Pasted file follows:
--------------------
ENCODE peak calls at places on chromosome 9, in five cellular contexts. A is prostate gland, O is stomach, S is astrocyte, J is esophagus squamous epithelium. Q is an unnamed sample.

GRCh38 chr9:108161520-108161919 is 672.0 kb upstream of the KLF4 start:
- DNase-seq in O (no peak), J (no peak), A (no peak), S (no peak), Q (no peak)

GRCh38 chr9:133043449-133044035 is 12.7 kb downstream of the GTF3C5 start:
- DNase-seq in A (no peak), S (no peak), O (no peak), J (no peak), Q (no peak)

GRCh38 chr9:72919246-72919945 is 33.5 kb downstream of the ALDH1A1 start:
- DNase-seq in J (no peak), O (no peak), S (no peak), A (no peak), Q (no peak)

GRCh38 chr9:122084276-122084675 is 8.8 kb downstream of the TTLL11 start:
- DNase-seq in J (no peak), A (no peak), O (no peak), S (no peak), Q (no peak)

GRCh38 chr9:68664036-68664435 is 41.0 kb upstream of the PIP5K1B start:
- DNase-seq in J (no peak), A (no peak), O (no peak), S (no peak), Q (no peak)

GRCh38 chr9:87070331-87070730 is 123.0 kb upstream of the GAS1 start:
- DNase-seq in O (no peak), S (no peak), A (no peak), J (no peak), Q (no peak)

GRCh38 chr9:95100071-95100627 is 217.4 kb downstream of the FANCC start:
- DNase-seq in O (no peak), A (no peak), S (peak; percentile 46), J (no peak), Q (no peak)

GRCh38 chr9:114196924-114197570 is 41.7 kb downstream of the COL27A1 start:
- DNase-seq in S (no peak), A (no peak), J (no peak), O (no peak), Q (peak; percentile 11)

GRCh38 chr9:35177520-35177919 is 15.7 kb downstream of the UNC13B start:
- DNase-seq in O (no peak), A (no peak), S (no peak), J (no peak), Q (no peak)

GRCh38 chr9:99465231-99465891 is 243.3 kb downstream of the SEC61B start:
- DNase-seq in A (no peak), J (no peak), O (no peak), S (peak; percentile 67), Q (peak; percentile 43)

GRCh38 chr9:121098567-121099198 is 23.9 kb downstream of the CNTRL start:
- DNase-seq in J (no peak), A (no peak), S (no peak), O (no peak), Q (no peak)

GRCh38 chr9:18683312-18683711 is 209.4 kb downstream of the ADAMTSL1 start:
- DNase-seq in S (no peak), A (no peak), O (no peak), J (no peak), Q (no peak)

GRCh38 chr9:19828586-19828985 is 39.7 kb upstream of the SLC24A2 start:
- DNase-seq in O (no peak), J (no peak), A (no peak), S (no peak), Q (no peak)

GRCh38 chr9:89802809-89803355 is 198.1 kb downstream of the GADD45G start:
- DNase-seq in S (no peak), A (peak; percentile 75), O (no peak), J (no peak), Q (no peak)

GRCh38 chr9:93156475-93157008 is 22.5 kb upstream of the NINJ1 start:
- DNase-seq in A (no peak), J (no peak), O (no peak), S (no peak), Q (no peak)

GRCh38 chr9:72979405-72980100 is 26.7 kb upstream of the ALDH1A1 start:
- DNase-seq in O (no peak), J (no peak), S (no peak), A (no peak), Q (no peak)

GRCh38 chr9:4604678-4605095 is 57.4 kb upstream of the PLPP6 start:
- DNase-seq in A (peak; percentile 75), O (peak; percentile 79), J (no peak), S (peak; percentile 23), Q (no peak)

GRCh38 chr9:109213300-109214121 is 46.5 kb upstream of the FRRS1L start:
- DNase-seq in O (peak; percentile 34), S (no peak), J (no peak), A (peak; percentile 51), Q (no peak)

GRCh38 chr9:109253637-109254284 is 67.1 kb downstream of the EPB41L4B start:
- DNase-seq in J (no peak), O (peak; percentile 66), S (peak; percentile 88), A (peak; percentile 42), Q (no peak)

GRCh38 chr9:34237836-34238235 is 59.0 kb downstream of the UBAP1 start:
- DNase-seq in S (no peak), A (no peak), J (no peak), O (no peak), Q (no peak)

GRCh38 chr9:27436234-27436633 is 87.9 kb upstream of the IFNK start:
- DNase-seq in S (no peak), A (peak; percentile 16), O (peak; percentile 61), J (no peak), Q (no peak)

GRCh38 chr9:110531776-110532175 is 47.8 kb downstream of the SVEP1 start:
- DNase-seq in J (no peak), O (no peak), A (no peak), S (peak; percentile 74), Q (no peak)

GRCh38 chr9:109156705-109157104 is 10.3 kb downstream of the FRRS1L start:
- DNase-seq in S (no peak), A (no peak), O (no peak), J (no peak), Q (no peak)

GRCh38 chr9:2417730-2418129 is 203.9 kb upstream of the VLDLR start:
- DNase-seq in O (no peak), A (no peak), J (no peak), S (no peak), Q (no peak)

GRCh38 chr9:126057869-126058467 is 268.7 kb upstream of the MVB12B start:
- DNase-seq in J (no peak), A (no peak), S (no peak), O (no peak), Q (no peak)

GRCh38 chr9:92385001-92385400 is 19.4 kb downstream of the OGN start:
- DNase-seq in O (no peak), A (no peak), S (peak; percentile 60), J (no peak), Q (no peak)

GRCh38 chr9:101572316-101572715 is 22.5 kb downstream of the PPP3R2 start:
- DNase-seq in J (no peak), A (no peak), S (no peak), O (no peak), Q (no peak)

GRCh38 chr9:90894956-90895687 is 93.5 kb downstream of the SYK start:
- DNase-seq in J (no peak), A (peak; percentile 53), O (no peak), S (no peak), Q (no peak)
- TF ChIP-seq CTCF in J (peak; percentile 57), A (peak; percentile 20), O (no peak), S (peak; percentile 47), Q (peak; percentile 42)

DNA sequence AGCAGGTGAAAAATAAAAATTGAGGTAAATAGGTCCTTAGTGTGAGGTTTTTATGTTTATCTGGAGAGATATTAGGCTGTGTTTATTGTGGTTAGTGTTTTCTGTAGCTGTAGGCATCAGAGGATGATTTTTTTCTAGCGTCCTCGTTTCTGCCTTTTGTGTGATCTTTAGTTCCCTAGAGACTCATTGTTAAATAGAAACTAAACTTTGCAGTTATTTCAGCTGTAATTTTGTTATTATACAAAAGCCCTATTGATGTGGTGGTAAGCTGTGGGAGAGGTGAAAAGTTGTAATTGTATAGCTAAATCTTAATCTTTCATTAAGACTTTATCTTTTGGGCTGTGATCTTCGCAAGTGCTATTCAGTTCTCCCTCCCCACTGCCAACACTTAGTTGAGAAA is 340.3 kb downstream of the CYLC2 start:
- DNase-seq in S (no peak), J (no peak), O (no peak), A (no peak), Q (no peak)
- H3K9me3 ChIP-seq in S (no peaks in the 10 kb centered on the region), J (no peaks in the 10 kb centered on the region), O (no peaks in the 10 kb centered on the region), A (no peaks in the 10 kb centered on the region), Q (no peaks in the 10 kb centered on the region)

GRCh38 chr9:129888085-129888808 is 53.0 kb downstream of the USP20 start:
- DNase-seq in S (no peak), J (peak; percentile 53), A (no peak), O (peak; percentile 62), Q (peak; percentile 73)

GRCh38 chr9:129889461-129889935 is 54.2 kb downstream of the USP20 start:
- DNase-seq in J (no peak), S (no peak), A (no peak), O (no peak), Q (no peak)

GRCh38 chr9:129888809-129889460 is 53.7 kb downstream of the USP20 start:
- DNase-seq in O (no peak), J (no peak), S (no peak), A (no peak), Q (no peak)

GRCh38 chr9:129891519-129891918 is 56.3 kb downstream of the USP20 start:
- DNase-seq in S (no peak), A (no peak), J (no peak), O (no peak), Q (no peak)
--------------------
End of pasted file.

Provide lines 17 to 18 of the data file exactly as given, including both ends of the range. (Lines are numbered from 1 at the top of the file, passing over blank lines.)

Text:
- DNase-seq in S (no peak), A (no peak), J (no peak), O (no peak), Q (peak; percentile 11)

GRCh38 chr9:35177520-35177919 is 15.7 kb downstream of the UNC13B start: